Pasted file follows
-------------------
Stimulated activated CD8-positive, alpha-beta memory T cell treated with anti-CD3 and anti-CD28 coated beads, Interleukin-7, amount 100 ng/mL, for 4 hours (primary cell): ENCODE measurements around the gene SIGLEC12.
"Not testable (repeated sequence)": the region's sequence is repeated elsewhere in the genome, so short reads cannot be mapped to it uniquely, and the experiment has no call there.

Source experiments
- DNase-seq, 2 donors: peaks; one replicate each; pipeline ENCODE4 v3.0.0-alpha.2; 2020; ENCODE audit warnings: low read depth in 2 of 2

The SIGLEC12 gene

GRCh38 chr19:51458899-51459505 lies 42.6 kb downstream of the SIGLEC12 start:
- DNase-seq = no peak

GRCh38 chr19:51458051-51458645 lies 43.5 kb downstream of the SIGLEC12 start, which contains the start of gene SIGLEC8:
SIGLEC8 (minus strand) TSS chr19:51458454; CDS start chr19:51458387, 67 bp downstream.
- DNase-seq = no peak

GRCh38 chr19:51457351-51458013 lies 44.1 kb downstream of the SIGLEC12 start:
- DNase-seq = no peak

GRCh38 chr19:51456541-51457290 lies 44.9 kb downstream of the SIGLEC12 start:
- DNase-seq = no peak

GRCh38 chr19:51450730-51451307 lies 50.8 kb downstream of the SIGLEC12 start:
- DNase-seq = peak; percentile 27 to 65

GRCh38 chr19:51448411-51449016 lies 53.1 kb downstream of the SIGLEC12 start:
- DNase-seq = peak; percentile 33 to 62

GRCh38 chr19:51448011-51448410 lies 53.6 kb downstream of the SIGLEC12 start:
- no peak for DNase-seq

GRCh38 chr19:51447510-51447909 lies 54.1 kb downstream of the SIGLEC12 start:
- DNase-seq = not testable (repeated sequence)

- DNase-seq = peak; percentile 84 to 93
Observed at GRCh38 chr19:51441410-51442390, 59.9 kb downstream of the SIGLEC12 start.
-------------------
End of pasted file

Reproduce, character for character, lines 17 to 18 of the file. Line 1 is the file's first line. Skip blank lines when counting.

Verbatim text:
GRCh38 chr19:51448411-51449016 lies 53.1 kb downstream of the SIGLEC12 start:
- DNase-seq = peak; percentile 33 to 62